Newly, the site of a BBS board and Shiho Kanzaki's News letter were established.
I have opened Jeff Shapiro's home page.
Unfortunately the page of "Information of The Shigaraki Ceramic Cultural Park" is closed. Because it is hard to get it from The Shigaraki Cultural Park.
Please bookmark the Mirror site address:
At the Shigaraki Ceramic Cultural Park, 1995 by Peter Callas
You can see the greatest American artist Peter H. Voulkos's works on this site.
Mr. Peter H. Voulkos is having his workshop since May 2 to May 24, 1996 at The Shigaraki Ceramic Cultural Park (Tougei-no-Mori) in Shigaraki, Shiga, Japan.
I am a potter making traditional Japanese pottery by working with the oldtraditional methods. At the same time I also use a computer, which is amongthe most modern of tools. The bringing together of these two very differentways of working creates a bit of confusion for some people.
In addition, many people have expressed doubts about establishing virtualexhibition sites on the Internet. They express their concerns by remindingus that to appreciate the art of pottery it is important to see the realworks, to get a feeling for the pieces by touching the pots, and to feel theweight of the pieces in our hands.
I understand these concerns and am sensitive to them. But I have remindedmyself that over the years I have published books about my works, and havepublished many exhibition catalogs, in just the same way that other pottershave. I believe that it is accurate to say that these books are also"virtual" in nature. With this in mind, I made a decision to establish thishome page.
In 1987 I opened the "Biwa Communication Network" (or "Biwa-Com" as it cameto be called), using a personal computer. The number of Biwa-Com membersnow totals more than 2000.
In 1991, one of my friends, Mr. Izumi Aizu, placed a message on the Biwa-Combulletin board. The message was as follows: "Mr. Depo, the Town Administratorof Bloomsburg, Pennsylvania, USA, will be coming to Japan in an effort toestablish a "sister-city" relationship with a Japanese city. He will bemeeting with some of the mayors of Shiga prefecture. And I am looking forsomeone to host him during his visit to Shiga prefecture."I readily agreed to this request, and hosted Mr. Depo during the month ofMarch while he made visits in Shiga and Kyoto. I shared several of myexhibition catalogs and books with Mr. Depo. He, in turn, took the booksback with him to Bloomsburg where he shared them with Professor Karl Beamerand Professor Ken Wilson who teach in the Art Department of Bloomsburg StateUniversity.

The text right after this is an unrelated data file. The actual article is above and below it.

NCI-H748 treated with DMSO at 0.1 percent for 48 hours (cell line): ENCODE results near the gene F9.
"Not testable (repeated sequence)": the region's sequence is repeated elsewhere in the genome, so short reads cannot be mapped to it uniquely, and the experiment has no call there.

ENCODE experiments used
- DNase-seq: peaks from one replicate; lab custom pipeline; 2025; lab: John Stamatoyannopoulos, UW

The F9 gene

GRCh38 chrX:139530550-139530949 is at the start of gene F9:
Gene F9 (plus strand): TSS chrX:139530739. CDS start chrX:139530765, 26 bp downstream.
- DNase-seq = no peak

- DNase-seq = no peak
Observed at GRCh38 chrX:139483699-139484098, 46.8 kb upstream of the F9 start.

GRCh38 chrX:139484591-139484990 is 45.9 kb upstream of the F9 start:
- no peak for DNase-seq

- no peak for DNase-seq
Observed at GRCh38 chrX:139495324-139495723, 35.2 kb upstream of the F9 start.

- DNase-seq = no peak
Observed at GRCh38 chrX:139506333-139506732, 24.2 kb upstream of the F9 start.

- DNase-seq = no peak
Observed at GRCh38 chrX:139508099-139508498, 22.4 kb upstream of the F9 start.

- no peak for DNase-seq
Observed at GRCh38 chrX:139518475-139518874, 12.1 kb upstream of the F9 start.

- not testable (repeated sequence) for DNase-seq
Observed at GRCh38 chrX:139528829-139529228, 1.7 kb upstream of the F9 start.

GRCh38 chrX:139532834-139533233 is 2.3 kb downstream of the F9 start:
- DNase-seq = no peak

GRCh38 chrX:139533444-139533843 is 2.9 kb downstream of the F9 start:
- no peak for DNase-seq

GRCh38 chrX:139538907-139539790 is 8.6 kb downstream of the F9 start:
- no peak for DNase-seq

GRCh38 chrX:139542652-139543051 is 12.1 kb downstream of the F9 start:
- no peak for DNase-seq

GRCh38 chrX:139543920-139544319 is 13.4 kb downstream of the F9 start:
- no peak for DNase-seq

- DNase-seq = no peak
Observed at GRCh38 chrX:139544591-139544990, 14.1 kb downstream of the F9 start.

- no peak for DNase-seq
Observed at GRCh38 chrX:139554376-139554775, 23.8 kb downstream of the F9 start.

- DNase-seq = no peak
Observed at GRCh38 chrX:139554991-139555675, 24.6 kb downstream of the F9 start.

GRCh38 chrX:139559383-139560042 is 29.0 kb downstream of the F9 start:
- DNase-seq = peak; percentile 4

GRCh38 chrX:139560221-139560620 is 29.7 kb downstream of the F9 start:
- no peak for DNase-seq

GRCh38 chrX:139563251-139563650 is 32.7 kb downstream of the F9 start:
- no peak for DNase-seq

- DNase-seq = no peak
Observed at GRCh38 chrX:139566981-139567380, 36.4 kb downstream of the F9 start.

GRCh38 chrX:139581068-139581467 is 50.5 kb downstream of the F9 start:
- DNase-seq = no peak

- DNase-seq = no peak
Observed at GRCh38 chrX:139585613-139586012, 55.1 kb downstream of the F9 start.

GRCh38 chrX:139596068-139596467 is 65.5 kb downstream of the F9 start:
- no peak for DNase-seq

In May of 1991, as a result of his contacts here, Mr. Depo returned to Japanwith Professors Beamer and Wilson, for an extensive visit to my workshop. Asa follow-up to that visit, I was invited to Bloomsburg State University as anartist-in-residence during September, 1991.
In September, 1992 I once again visited Bloomsburg. I was returning homefrom Munich, Germany where I had just had an exhibition of my work. Duringmy visit with Mr. and Mrs. Karl Beamer I was touched by their kindness andgenuine good will. And as a result of our time together, I made a decisionto build an Anagama kiln in Bloomsburg.
In April, 1993 I built my Anagama kiln on the side of a hill on Karl Beamer'sproperty. I named the kiln the "Kanzaki-Beamer Kiln". We had our firstfiring in May, 1993. On the day of the unloading, more than 200 persons cameto see my works, including some Japanese collectors, and Mr. Jack Troy (who has introduced and featured the Kanzaki-Beamer Kiln in hisrecently-published book "Wood-fired Stoneware and Porcelain").
During September, 1995 I had the second firing at the Kanzaki-Beamer Kiln. In the firing were works made by Mr. Peter Voulkos, Ms. Toshiko Takaezu, Mr.Karl Beamer, and myself. I should also note that Mr. Peter Callas also cameto the firing to help us.
As I indicated earlier, I met Mr. Depo via Biwa-Com. And as a result of thatmeeting, I have been fortunate to develop many friendships, and especiallythe friendship I have made with my American brother, Karl. It has beenwonderful.
It is my hope that by developing an Internet home page, I might increase my opportunities to meet and talk with many more people all over the world. And additionally, I would like those of you from all over the world, to beable to see my friends' works. I think of them as my teachers. These arethe reasons I have established this home page.
I would like to express my sincere appreciation for the many kindnesses whichI have received from the persons whose names I have already mentioned. And Iam grateful to Mr. Dick Lehman for his assistance as I worked at establishingthis home page.